Now you are going to pull off the polarizing film and reflective layer while trying not to break the screen and the solder points underneath the screen. This part can be a bit tricky so if it’s your first time I recommend first try it out on the screen that is already broken beyond repair, for example, one with screen cancer.
The polarizer and reflective layer are glued together. You will remove both of them in one take by inserting a sharp knife like a scalpel in the top left corner. The trick not to scratch the screen is to press in the knife just a few millimeters where the layers meet the glass. Then use the knife, carefully pushing the material away from the screen so that it opens up a corner big enough for you to grab with your thumb and index finger. Once you can grab it, start slowly pulling away more by moving your thumb inwards and along the sides of the screen.
The process of removing the polarizer and reflective layer can be anything from quick and simple to very hard, depending on the stickiness of the glue. I have found that the newer models of the DMG-01, the so-called Play it loud editions usually are the easiest ones to work with, in terms of removal time and amounts of glue that are left to be dealt with afterward.
Try not to exert too much force on the screen so that it bends. If it bends too much it will snap and become unusable. That happened to me once. That popping sound is not something I would like to hear ever again when doing a backlight mod… Also, try not to put too push the screen too much away from the frame as this may damage the fine solder points under the screen. More about that later.
Here you can see how I have slowly and carefully worked my way towards the other side of the screen.
2. Clean the screen
With the polarizer layers finally off, in best case scenario there is almost no glue on the screen. The cleaning process can take anything from 10 minutes to an hour depending on the amount of glue left on the screen.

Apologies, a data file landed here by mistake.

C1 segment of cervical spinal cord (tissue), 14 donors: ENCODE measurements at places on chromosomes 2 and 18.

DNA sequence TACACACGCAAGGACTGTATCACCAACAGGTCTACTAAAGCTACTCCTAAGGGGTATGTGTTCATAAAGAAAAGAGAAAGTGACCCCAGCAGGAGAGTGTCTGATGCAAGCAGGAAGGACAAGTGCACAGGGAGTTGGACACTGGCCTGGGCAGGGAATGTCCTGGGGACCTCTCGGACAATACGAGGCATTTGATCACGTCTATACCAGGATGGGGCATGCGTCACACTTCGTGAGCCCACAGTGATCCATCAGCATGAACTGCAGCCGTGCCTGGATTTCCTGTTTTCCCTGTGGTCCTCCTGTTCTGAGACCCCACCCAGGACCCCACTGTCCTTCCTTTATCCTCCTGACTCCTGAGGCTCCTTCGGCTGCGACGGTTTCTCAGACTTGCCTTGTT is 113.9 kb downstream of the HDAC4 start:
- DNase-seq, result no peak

Use plenty of Isopropanol and cotton swabs in a circular motion to loosen up the glue and then drag the bits of glue off the screen. You may have to go through three to twenty cotton swabs depending on how much glue is left. The goal here is to remove all of it and that may take some time if you are unlucky.
When all the glue has been removed, there will still be some residue from the isopropanol on the screen. Clean that off with a very fine polishing cloth, like the one you would use to polish a car. Do not use toilet paper or something like that since that could scratch the inside of your screen. I use a technique where I apply some of my breath to it and quickly and carefully clean with the polishing cloth.
When you have cleaned and polished the inside of the screen it should look like this. You should see no streaks, dots, smudges or fibres left from the cotton swabs, even if you hold it up to the light.
3. Cut a hole in the plastic frame for the backlight connector
Use a small wirecutter tool to cut off a bit of the plastic big enough for the backlight connector to fit.
4. Solder the resistor and wire
I always use backlights from Deadpan Robot. It comes with a resistor that needs to be soldered to the connector where it says plus (+).
I have found that doing it like depicted in the picture below is the easiest and fastest way. Solder the resistor directly to the connector on the backlight and then bend it almost 90 degrees to the right.
5. Install the backlight and solder the resistor and other wire to the board
Install the backlight by sliding it into the plastic frame under the screen. Remove the protective sheets on the polarizer and slide it in over the backlight, making sure you don’t scratch it. On the backlight type I use there is a blue stripe on the polarizer which indicates its backside. Also, make sure the screen becomes dark blue after you have inserted the polarizer. If it’s not dark blue then take it out again, flip it 90 degrees and insert.
Now solder the resistor and the black wire to the board, like in the image below. It’s easier if you use a pair of tweezers to hold them in place as you solder. You may need to apply some new solder to make them stay.
Reconnect the CPU board with the display board, put them in your case without screwing everything back together, insert batteries and start up the Game Boy to see if it’s working. If it doesn’t look anything like the image below then something is wrong.
How to install a bivert chip
Now it’s time to put in the bivert chip. This will make the Game Boy video look crispier and with less ghosting. The bivert chip is pre-installed on a tiny circuit board that you just solder in place.
1. Desolder pins 6 and 7 on the video connector